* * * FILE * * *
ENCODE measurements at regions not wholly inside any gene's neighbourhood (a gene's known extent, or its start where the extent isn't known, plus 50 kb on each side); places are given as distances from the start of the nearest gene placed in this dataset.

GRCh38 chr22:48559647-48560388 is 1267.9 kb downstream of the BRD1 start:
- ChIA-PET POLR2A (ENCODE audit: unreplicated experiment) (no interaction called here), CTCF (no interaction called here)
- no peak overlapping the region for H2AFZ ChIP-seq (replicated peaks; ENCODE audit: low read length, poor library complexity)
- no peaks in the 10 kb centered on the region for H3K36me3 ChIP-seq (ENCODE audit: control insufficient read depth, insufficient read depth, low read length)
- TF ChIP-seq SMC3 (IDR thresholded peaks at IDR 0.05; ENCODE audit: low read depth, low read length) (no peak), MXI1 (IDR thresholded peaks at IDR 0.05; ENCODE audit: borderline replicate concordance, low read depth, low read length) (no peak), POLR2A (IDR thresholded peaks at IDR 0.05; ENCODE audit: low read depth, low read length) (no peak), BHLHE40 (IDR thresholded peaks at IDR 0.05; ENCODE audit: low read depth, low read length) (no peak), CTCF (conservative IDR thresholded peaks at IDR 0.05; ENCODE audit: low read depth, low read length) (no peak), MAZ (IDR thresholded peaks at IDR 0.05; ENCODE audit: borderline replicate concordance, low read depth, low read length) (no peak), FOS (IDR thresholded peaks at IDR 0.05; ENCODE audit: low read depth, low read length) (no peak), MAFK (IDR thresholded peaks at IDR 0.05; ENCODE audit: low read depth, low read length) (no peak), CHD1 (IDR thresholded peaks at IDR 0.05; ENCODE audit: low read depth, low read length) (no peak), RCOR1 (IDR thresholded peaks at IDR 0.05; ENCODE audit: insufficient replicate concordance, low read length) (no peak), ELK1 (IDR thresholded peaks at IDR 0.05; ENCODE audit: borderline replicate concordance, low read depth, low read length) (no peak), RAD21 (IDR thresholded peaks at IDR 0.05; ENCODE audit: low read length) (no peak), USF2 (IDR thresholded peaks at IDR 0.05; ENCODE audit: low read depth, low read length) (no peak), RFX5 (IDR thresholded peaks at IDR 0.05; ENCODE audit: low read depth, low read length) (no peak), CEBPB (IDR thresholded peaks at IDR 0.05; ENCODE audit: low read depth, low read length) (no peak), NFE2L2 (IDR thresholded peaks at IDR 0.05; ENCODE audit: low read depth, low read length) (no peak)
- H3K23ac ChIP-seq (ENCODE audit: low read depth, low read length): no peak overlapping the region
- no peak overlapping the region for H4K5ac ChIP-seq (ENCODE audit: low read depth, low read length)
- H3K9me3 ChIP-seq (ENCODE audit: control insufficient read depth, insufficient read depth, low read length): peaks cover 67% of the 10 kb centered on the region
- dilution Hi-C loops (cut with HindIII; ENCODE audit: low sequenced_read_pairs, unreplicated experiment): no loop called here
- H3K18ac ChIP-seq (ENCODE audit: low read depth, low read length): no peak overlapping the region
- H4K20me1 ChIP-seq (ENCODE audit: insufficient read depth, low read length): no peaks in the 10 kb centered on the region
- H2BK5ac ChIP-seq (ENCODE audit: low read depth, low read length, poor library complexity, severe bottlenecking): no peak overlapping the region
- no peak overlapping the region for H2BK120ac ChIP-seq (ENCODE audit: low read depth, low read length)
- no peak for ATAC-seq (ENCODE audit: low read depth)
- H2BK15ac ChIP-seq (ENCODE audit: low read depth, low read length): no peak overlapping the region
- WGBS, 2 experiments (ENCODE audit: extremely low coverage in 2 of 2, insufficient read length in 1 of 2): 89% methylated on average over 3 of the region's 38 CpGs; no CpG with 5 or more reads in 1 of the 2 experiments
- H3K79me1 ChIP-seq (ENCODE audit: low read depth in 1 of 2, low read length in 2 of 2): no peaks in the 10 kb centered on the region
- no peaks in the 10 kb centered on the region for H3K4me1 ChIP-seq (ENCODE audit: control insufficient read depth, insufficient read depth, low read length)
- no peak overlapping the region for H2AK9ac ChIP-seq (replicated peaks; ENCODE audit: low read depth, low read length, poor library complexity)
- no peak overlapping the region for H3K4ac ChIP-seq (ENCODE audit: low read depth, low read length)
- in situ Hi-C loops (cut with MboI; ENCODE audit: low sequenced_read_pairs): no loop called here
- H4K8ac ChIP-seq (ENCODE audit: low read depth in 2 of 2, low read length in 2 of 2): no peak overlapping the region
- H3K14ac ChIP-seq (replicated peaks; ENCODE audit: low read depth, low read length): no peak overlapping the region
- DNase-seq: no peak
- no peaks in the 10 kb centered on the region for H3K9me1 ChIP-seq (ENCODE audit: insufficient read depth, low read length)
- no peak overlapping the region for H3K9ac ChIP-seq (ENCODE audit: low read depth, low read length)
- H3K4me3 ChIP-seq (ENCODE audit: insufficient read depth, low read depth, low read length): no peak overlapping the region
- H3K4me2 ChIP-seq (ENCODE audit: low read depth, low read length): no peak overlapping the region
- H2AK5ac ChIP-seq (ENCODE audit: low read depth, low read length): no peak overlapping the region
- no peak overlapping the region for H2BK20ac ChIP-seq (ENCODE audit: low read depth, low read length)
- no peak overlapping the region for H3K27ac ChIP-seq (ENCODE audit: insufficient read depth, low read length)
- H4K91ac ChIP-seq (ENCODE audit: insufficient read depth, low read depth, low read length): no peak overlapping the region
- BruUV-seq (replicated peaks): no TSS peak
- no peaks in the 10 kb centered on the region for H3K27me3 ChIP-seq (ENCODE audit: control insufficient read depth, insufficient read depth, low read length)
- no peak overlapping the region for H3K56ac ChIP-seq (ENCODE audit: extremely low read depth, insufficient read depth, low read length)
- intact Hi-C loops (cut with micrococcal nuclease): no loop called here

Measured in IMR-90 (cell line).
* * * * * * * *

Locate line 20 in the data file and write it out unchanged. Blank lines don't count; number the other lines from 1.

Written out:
- no peak overlapping the region for H2AK9ac ChIP-seq (replicated peaks; ENCODE audit: low read depth, low read length, poor library complexity)